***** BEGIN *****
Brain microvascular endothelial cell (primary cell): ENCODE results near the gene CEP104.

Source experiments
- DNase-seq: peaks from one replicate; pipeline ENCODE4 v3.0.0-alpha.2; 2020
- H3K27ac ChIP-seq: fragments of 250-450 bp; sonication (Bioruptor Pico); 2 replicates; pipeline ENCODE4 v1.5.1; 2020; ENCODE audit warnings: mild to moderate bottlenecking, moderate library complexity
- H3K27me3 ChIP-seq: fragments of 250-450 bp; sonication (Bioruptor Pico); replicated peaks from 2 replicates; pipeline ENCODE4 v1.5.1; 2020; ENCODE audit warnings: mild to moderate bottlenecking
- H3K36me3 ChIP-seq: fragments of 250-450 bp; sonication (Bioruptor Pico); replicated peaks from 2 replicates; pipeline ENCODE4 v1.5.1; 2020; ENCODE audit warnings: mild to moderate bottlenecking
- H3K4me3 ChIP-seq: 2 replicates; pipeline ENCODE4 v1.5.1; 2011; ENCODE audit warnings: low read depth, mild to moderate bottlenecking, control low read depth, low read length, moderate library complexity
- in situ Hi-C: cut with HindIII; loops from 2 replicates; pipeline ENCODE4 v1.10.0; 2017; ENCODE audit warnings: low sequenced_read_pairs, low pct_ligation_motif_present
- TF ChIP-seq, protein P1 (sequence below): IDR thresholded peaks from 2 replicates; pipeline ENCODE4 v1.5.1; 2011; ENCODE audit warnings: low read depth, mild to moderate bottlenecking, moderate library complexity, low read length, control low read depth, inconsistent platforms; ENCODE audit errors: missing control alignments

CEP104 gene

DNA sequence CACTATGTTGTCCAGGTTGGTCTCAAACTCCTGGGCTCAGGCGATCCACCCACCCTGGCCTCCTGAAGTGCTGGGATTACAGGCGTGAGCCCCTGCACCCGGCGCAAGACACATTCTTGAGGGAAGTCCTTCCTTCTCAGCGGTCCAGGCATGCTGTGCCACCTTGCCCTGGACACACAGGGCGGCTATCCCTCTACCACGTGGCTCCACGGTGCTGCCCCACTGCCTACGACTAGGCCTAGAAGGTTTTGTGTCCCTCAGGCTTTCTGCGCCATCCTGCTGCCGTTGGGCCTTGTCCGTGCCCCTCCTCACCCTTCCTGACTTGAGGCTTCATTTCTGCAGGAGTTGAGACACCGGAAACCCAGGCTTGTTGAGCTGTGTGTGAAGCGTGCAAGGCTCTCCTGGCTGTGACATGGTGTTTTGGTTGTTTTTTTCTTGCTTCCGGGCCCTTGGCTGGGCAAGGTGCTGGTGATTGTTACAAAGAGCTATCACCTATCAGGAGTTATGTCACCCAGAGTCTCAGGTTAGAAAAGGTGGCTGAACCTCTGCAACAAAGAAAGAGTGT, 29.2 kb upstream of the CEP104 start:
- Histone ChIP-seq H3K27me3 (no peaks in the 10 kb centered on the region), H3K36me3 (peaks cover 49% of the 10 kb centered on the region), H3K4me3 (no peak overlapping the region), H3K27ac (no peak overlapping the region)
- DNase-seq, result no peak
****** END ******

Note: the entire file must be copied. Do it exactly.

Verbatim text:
Brain microvascular endothelial cell (primary cell): ENCODE results near the gene CEP104.

Source experiments
- DNase-seq: peaks from one replicate; pipeline ENCODE4 v3.0.0-alpha.2; 2020
- H3K27ac ChIP-seq: fragments of 250-450 bp; sonication (Bioruptor Pico); 2 replicates; pipeline ENCODE4 v1.5.1; 2020; ENCODE audit warnings: mild to moderate bottlenecking, moderate library complexity
- H3K27me3 ChIP-seq: fragments of 250-450 bp; sonication (Bioruptor Pico); replicated peaks from 2 replicates; pipeline ENCODE4 v1.5.1; 2020; ENCODE audit warnings: mild to moderate bottlenecking
- H3K36me3 ChIP-seq: fragments of 250-450 bp; sonication (Bioruptor Pico); replicated peaks from 2 replicates; pipeline ENCODE4 v1.5.1; 2020; ENCODE audit warnings: mild to moderate bottlenecking
- H3K4me3 ChIP-seq: 2 replicates; pipeline ENCODE4 v1.5.1; 2011; ENCODE audit warnings: low read depth, mild to moderate bottlenecking, control low read depth, low read length, moderate library complexity
- in situ Hi-C: cut with HindIII; loops from 2 replicates; pipeline ENCODE4 v1.10.0; 2017; ENCODE audit warnings: low sequenced_read_pairs, low pct_ligation_motif_present
- TF ChIP-seq, protein P1 (sequence below): IDR thresholded peaks from 2 replicates; pipeline ENCODE4 v1.5.1; 2011; ENCODE audit warnings: low read depth, mild to moderate bottlenecking, moderate library complexity, low read length, control low read depth, inconsistent platforms; ENCODE audit errors: missing control alignments

CEP104 gene

DNA sequence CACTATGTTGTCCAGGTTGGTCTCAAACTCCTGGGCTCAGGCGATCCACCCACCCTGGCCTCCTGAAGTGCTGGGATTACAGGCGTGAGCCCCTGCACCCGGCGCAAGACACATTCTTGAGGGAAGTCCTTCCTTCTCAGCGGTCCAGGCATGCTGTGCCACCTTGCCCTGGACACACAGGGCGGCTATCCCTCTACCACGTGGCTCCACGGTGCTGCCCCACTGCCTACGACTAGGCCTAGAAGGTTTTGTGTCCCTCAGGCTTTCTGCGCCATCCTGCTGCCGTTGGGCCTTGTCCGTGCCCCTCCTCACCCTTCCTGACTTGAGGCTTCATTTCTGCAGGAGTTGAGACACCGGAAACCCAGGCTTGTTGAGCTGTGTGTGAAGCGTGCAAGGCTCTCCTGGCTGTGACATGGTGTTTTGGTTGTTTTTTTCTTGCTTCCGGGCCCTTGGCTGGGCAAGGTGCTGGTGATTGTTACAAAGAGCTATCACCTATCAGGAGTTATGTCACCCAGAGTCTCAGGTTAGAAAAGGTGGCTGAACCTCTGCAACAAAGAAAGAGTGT, 29.2 kb upstream of the CEP104 start:
- Histone ChIP-seq H3K27me3 (no peaks in the 10 kb centered on the region), H3K36me3 (peaks cover 49% of the 10 kb centered on the region), H3K4me3 (no peak overlapping the region), H3K27ac (no peak overlapping the region)
- DNase-seq, result no peak